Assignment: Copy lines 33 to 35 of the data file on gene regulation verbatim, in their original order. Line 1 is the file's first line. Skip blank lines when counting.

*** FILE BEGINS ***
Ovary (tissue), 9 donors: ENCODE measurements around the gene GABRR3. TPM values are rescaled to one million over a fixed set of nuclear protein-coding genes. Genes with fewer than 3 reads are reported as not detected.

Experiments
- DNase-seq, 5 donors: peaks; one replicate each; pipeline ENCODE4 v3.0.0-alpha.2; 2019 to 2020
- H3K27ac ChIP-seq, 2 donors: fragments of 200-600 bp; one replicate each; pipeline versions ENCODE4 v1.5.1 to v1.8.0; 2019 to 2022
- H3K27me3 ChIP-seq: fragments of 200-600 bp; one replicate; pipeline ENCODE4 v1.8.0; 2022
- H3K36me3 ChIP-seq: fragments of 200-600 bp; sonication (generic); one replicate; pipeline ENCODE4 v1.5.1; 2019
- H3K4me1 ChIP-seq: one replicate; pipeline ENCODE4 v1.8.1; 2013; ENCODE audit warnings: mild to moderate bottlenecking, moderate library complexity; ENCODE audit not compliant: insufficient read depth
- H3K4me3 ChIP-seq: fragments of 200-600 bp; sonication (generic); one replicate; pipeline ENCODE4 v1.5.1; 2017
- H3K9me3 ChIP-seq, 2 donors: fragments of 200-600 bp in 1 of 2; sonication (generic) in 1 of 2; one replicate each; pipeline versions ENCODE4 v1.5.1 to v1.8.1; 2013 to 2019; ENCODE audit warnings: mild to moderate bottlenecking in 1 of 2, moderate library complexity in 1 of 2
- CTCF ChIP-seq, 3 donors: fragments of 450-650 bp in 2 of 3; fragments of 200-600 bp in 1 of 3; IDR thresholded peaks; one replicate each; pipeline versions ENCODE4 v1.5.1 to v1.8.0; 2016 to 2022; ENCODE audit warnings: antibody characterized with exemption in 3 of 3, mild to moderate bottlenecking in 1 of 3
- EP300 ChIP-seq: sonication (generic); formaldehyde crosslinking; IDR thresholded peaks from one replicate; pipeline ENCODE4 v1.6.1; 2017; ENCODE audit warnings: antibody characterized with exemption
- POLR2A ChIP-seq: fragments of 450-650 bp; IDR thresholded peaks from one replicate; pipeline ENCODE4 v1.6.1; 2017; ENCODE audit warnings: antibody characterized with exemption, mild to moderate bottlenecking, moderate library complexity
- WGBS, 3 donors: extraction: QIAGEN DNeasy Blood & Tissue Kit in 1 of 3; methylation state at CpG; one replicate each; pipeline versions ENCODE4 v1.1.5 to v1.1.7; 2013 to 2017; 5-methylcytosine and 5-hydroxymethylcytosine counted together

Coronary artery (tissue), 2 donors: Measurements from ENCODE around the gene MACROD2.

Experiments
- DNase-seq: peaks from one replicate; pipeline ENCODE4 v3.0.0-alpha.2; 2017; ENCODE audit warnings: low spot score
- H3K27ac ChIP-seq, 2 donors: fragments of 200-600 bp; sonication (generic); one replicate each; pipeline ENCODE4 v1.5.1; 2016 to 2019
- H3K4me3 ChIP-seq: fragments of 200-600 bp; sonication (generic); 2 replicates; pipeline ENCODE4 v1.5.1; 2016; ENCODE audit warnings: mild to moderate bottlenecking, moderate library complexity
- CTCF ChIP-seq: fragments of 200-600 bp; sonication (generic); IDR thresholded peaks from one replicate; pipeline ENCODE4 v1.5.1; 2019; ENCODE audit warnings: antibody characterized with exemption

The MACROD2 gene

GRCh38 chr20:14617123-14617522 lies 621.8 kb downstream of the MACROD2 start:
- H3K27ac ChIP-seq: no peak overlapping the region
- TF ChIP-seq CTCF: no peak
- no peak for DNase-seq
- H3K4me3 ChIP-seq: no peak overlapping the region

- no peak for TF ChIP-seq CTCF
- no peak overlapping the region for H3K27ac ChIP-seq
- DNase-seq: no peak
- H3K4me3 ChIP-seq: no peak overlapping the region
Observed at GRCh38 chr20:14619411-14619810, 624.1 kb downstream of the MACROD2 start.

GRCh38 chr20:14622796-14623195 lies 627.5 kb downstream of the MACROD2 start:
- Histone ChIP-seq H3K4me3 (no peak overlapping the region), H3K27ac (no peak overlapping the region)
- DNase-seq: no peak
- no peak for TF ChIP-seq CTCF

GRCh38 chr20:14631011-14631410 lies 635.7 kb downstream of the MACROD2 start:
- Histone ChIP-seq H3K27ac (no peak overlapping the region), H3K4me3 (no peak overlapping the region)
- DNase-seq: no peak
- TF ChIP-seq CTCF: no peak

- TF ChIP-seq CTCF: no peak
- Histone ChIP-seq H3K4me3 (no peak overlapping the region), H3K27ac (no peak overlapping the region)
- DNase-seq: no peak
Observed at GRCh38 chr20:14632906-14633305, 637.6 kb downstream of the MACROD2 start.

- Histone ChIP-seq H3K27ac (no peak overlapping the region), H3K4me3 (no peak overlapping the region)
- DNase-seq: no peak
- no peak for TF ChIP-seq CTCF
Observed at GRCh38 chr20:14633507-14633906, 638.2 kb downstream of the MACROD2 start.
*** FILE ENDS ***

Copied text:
- DNase-seq: no peak
- no peak for TF ChIP-seq CTCF

GRCh38 chr20:14631011-14631410 lies 635.7 kb downstream of the MACROD2 start: